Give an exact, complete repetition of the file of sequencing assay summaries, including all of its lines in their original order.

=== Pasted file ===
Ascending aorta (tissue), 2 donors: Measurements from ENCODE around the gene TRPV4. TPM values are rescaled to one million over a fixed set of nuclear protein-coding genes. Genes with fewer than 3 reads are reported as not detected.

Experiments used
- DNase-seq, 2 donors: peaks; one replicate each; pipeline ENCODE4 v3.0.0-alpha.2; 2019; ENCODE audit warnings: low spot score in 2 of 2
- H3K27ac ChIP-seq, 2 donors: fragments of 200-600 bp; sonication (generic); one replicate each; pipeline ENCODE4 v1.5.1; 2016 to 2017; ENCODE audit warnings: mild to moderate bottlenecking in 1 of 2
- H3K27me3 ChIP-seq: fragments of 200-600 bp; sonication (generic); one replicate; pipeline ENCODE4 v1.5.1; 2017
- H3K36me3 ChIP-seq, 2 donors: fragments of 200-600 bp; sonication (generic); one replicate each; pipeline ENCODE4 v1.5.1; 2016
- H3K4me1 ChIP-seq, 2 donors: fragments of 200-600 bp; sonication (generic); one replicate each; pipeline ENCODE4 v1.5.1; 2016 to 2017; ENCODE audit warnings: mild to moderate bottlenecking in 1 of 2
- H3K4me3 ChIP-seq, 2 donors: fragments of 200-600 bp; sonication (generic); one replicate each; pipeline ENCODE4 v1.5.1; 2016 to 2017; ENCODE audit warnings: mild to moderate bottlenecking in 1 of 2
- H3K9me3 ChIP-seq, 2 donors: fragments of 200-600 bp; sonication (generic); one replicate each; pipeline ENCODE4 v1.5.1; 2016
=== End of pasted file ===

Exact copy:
Ascending aorta (tissue), 2 donors: Measurements from ENCODE around the gene TRPV4. TPM values are rescaled to one million over a fixed set of nuclear protein-coding genes. Genes with fewer than 3 reads are reported as not detected.

Experiments used
- DNase-seq, 2 donors: peaks; one replicate each; pipeline ENCODE4 v3.0.0-alpha.2; 2019; ENCODE audit warnings: low spot score in 2 of 2
- H3K27ac ChIP-seq, 2 donors: fragments of 200-600 bp; sonication (generic); one replicate each; pipeline ENCODE4 v1.5.1; 2016 to 2017; ENCODE audit warnings: mild to moderate bottlenecking in 1 of 2
- H3K27me3 ChIP-seq: fragments of 200-600 bp; sonication (generic); one replicate; pipeline ENCODE4 v1.5.1; 2017
- H3K36me3 ChIP-seq, 2 donors: fragments of 200-600 bp; sonication (generic); one replicate each; pipeline ENCODE4 v1.5.1; 2016
- H3K4me1 ChIP-seq, 2 donors: fragments of 200-600 bp; sonication (generic); one replicate each; pipeline ENCODE4 v1.5.1; 2016 to 2017; ENCODE audit warnings: mild to moderate bottlenecking in 1 of 2
- H3K4me3 ChIP-seq, 2 donors: fragments of 200-600 bp; sonication (generic); one replicate each; pipeline ENCODE4 v1.5.1; 2016 to 2017; ENCODE audit warnings: mild to moderate bottlenecking in 1 of 2
- H3K9me3 ChIP-seq, 2 donors: fragments of 200-600 bp; sonication (generic); one replicate each; pipeline ENCODE4 v1.5.1; 2016